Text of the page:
On April 26 the Alaska Oil and Gas Conservation Commission (AOGCC) issued a $20,000 fine to the Cook Inlet hydrocarbon extractor BlueCrest Alaska Operating for failing two safety valve requirements for the oil wells it operates from the onshore Hansen drill pad between Anchor Point and Ninilchik.
AOGCC notified the Forth Worth, Texas-based BlueCrest of two violations — each with a $10,000 penalty — on Dec. 13, 2017, and held a review with BlueCrest on Jan. 9, 2018, at which the company didn’t dispute the violations, according to AOGCC’s order for the fine.
In April 2016, BlueCrest produced its first barrel of oil from a well previously drilled on the Hansen site by ConocoPhillips in 2003. AOGCC fined BlueCrest for its production from this well, dating the violation to April 5, 2016, because its subsurface safety valve lacked equipment that would automatically close it in response to a well pressure change.
State code requires a well’s subsurface safety valve to automatically shut off flow within four minutes after an electronic or mechanical detector senses a pressure change. The safety valve of BlueCrest’s first well was not connected to a pressure detector, and was instead set to close only for an emergency shutdown or a plant shutdown.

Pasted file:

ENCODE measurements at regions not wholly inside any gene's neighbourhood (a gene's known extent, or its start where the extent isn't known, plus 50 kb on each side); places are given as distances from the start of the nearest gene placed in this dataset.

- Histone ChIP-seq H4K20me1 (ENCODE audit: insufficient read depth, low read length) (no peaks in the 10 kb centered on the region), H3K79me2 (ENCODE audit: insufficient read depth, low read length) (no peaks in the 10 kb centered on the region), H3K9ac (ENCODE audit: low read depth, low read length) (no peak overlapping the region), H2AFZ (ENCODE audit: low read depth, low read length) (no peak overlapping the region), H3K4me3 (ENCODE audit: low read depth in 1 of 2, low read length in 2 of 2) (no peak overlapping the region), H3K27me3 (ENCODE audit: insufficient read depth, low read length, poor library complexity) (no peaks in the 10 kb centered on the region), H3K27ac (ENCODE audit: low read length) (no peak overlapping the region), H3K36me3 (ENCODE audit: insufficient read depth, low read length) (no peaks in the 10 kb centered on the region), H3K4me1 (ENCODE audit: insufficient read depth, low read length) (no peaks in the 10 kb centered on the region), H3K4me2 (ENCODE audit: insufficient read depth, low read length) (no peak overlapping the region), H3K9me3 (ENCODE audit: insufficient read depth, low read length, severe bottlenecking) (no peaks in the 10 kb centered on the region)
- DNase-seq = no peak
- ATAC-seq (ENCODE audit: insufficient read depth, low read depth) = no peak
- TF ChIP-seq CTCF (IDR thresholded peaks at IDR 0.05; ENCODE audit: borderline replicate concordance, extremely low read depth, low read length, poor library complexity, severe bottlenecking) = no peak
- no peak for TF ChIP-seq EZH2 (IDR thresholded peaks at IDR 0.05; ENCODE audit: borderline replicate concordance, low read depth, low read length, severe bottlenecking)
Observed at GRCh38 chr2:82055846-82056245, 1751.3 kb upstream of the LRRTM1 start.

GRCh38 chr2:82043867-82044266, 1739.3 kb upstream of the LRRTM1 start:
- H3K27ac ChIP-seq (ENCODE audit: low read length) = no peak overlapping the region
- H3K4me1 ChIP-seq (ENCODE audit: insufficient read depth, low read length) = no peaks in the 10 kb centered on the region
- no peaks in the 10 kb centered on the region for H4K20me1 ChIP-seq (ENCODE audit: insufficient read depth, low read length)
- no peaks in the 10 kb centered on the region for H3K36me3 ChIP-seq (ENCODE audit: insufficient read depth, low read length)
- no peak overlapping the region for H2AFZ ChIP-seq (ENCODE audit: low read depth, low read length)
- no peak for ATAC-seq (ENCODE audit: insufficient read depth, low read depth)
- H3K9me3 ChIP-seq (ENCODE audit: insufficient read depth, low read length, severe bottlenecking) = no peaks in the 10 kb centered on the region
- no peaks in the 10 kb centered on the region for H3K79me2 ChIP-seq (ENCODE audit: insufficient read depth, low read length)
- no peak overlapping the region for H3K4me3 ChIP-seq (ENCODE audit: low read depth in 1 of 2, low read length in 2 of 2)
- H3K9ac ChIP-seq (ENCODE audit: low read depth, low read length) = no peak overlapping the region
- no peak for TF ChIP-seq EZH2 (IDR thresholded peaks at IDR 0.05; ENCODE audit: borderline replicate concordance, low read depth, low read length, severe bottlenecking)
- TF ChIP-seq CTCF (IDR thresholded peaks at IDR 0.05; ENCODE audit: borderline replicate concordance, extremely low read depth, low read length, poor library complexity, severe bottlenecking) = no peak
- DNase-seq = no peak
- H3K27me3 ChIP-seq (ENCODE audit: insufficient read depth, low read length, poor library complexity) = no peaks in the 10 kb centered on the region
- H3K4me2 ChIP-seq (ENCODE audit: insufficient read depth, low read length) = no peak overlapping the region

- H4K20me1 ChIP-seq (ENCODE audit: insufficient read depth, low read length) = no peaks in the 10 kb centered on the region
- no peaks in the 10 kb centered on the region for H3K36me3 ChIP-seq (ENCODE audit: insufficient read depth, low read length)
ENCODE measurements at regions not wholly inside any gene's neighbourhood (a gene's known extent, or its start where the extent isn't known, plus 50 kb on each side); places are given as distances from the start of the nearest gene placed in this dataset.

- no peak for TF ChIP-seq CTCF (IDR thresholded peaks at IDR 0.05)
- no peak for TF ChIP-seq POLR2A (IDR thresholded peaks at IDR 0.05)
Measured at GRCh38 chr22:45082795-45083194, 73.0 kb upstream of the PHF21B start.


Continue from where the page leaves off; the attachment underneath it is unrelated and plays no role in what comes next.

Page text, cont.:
BlueCrest confirmed this to AOGCC after the well’s safety valve failed to respond to low pressure in the well’s flowline — the pipe that carries the well’s output from the wellhead to the processing equipment — during a March 23, 2017 test. BlueCrest hadn’t applied for a waiver from the requirement, drawing a citation.
BlueCrest’s safety valves have since been connected to pressure detectors and were successfully tested on Jan. 8, according to a letter to the AOGCC from BlueCrest Health, Safety and Environment Manager Larry Burgess.
BlueCrest committed the second violation by not testing the safety valve system of another well that it finished drilling in late November 2016 and later hydraulically fractured. BlueCrest planned to test this well’s safety valve system — required within five days of starting it — before bringing it online in July 2017. Though BlueCrest notified AOGCC of its plan to test the valve on July 3 of that year, that test was delayed three days because of “operations not progressing as expected,” according to a notice to the agency from a BlueCrest representative. AOGCC subsequently waived its opportunity to witness the first safety-valve test, planning to do so in a later visit.
AOGCC requested a record of the July test in October 2017. Though a BlueCrest operation log book recorded a successful safety valve test on July 2, 2017, Burgess later wrote to AOGCC that the employee who performed it no longer works for BlueCrest, and that the company couldn’t find any further records, resulting in the second penalty.
AOGCC officials witnessed a safety valve test on November 9, 2017, according to the agency’s penalty order.
Reach Ben Boettger at email@example.com.